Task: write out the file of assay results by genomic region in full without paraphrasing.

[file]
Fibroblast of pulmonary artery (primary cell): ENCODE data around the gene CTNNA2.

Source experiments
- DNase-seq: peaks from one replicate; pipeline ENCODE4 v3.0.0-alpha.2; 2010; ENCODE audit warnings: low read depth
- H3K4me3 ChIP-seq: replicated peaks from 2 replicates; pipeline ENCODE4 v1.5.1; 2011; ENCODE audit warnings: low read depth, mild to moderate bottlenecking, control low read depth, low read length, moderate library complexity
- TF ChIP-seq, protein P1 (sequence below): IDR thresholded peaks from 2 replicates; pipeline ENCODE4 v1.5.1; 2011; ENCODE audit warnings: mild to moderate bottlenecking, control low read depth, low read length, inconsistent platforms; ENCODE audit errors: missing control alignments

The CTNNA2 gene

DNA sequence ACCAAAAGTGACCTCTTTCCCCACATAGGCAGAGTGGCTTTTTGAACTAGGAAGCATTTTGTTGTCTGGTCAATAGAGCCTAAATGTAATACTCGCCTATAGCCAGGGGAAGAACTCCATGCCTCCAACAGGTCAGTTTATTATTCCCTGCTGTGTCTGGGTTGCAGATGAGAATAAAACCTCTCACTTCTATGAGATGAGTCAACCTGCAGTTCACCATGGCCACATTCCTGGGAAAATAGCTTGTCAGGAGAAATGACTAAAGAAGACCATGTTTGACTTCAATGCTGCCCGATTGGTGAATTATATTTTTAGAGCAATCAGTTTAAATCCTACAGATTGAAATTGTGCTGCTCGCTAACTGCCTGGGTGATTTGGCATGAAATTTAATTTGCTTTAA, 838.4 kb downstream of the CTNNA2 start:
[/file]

Fibroblast of pulmonary artery (primary cell): ENCODE data around the gene CTNNA2.

Source experiments
- DNase-seq: peaks from one replicate; pipeline ENCODE4 v3.0.0-alpha.2; 2010; ENCODE audit warnings: low read depth
- H3K4me3 ChIP-seq: replicated peaks from 2 replicates; pipeline ENCODE4 v1.5.1; 2011; ENCODE audit warnings: low read depth, mild to moderate bottlenecking, control low read depth, low read length, moderate library complexity
- TF ChIP-seq, protein P1 (sequence below): IDR thresholded peaks from 2 replicates; pipeline ENCODE4 v1.5.1; 2011; ENCODE audit warnings: mild to moderate bottlenecking, control low read depth, low read length, inconsistent platforms; ENCODE audit errors: missing control alignments

The CTNNA2 gene

DNA sequence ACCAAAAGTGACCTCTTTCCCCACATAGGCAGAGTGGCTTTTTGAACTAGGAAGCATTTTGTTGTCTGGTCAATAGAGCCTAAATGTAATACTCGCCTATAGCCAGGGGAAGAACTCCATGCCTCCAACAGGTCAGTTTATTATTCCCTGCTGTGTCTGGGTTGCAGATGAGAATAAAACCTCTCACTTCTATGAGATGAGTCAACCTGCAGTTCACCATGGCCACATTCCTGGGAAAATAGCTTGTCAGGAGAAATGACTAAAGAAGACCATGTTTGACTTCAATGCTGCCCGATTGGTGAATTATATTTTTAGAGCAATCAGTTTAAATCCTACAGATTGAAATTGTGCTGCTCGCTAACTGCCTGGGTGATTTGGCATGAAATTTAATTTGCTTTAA, 838.4 kb downstream of the CTNNA2 start: